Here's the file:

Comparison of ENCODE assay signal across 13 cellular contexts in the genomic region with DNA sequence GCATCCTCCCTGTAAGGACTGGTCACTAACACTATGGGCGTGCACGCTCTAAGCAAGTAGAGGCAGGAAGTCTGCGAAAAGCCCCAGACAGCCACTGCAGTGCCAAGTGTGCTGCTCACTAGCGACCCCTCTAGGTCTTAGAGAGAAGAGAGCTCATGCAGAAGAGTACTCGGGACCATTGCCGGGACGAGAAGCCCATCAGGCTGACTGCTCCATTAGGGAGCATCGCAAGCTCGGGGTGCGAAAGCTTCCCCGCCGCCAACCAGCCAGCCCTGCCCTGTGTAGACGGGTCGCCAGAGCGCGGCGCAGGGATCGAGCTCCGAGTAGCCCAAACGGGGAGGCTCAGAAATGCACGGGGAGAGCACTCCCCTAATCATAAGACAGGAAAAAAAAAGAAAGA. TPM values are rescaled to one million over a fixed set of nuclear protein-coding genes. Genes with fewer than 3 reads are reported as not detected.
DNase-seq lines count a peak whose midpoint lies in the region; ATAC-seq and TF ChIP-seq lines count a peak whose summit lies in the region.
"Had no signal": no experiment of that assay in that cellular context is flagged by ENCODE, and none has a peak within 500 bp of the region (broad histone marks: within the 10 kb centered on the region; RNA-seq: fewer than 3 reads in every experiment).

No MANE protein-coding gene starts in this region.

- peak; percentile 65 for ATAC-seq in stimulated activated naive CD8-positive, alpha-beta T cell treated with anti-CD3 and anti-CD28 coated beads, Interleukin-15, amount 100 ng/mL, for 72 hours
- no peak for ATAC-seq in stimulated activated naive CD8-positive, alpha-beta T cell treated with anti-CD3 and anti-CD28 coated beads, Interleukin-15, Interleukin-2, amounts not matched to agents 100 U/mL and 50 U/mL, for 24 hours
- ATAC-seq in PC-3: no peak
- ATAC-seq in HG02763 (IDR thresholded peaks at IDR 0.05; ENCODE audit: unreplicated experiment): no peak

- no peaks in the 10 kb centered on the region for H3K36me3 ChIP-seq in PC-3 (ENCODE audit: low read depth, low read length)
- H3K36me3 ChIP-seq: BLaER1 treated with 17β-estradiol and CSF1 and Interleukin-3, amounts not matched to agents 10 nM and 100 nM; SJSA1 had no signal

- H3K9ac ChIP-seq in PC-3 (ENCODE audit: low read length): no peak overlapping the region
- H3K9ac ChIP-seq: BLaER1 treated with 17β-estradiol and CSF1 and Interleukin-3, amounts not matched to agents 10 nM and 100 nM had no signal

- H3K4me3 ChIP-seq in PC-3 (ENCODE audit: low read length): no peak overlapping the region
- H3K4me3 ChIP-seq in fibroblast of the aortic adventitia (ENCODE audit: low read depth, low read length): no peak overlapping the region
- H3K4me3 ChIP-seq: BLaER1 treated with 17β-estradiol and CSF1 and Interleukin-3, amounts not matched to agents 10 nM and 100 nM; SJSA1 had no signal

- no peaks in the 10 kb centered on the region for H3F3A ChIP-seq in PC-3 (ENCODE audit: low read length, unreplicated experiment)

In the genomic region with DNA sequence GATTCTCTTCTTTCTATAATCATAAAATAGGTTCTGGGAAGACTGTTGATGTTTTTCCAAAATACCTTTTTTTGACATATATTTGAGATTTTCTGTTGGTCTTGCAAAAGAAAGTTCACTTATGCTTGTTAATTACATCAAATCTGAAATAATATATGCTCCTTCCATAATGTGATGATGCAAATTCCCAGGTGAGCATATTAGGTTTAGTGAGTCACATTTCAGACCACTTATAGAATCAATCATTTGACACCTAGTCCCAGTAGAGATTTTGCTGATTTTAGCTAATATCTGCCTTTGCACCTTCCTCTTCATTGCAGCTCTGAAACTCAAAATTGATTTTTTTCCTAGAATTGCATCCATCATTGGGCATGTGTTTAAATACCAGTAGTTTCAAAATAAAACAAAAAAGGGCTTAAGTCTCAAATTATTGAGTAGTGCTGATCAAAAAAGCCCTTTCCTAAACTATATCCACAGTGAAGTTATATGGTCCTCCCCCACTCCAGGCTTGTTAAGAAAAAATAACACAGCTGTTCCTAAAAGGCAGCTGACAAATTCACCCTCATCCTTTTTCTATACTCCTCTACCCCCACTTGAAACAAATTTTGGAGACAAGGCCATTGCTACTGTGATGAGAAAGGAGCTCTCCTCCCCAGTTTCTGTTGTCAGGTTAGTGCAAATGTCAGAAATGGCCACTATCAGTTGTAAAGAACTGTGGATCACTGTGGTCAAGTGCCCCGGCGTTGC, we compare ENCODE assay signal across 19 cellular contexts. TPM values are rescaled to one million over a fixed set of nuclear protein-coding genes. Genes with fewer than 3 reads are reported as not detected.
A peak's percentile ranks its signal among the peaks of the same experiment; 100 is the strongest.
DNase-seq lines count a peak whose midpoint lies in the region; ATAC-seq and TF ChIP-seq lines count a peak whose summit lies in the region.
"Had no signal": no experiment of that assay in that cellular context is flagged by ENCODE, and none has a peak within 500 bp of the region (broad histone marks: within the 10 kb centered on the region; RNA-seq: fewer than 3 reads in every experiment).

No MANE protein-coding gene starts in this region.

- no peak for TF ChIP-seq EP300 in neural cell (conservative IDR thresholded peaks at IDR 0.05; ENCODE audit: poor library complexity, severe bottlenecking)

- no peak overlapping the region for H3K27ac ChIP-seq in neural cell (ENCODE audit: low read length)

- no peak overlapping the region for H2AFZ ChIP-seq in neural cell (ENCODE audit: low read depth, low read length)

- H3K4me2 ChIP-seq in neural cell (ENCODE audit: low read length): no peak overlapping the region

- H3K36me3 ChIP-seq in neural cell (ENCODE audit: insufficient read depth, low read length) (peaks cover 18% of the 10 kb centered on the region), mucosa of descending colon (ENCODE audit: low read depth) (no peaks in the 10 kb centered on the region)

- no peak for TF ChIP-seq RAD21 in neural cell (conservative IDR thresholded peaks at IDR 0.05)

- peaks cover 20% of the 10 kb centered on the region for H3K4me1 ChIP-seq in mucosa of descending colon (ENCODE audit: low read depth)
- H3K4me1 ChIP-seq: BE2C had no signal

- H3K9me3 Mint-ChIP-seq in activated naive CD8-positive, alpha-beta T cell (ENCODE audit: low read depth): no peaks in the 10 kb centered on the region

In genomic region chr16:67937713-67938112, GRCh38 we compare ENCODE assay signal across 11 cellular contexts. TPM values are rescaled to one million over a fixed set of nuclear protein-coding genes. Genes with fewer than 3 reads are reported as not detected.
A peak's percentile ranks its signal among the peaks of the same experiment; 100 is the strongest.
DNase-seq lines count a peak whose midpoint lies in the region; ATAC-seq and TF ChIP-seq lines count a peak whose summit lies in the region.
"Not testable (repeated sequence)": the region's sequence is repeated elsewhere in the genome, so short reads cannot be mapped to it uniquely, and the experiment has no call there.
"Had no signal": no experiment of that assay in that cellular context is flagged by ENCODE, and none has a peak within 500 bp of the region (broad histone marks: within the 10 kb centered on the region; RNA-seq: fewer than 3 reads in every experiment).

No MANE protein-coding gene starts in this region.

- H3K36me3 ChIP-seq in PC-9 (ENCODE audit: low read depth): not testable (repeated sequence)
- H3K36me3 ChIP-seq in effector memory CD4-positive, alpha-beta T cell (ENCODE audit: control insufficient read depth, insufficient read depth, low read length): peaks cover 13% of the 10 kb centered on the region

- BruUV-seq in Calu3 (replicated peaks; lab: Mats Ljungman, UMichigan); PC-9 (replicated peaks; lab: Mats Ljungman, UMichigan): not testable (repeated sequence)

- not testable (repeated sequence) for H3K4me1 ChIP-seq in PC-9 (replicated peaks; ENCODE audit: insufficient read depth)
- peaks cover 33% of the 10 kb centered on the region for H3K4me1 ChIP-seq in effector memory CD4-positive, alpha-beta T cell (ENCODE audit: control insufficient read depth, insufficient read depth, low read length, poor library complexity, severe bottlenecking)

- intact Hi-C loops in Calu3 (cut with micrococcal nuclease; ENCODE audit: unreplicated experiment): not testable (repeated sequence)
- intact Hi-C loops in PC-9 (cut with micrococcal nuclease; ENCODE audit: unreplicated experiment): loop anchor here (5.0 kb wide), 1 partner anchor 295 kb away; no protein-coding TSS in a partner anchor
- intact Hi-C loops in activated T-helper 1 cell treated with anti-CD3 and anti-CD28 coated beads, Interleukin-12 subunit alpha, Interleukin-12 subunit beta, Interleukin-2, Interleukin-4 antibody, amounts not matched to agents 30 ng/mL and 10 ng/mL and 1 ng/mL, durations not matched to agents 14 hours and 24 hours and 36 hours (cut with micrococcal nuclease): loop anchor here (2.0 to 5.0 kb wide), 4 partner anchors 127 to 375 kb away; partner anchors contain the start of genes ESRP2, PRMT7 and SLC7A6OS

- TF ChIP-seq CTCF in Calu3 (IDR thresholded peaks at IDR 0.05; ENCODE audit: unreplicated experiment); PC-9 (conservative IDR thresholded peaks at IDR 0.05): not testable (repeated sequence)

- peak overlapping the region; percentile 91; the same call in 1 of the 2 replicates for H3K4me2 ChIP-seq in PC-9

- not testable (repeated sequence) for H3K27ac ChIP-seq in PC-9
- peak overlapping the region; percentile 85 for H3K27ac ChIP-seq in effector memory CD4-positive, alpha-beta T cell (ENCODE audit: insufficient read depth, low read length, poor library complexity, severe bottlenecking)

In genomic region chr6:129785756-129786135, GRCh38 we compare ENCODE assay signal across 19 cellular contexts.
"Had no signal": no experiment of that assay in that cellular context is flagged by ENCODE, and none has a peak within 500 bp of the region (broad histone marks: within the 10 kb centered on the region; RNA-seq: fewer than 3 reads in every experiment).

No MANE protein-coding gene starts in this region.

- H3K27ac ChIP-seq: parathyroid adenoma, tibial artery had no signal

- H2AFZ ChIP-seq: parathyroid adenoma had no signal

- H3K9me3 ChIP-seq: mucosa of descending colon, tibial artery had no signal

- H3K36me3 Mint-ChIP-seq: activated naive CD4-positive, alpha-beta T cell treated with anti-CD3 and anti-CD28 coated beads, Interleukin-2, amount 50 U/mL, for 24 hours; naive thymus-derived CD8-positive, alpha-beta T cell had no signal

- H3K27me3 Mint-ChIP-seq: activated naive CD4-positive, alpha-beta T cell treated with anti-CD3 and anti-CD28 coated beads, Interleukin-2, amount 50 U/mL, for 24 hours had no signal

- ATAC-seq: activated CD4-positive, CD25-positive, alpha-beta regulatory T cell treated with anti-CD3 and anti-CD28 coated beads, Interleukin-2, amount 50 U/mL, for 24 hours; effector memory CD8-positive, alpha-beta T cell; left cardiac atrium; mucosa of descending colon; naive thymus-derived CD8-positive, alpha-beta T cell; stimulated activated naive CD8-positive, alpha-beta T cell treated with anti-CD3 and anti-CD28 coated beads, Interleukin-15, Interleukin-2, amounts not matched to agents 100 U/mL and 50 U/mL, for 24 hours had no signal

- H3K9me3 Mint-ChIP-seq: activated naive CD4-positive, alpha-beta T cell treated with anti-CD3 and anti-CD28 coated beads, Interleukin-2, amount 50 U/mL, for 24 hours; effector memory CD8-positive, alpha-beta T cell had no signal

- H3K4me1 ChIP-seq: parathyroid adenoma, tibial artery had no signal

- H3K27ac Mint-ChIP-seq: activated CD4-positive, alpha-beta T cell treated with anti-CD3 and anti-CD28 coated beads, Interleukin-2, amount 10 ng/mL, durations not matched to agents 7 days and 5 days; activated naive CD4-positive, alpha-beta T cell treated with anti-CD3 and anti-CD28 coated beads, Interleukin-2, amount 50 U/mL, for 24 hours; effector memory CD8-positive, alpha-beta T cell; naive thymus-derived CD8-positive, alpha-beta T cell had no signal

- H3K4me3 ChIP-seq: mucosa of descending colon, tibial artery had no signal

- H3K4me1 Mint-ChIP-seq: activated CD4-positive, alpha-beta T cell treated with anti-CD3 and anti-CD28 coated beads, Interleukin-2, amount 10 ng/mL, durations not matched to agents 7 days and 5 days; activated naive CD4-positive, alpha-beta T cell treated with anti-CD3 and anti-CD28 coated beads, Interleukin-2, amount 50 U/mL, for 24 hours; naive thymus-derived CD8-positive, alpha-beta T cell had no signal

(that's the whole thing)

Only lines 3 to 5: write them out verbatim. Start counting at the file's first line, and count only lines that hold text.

"Had no signal": no experiment of that assay in that cellular context is flagged by ENCODE, and none has a peak within 500 bp of the region (broad histone marks: within the 10 kb centered on the region; RNA-seq: fewer than 3 reads in every experiment).

No MANE protein-coding gene starts in this region.

- peak; percentile 65 for ATAC-seq in stimulated activated naive CD8-positive, alpha-beta T cell treated with anti-CD3 and anti-CD28 coated beads, Interleukin-15, amount 100 ng/mL, for 72 hours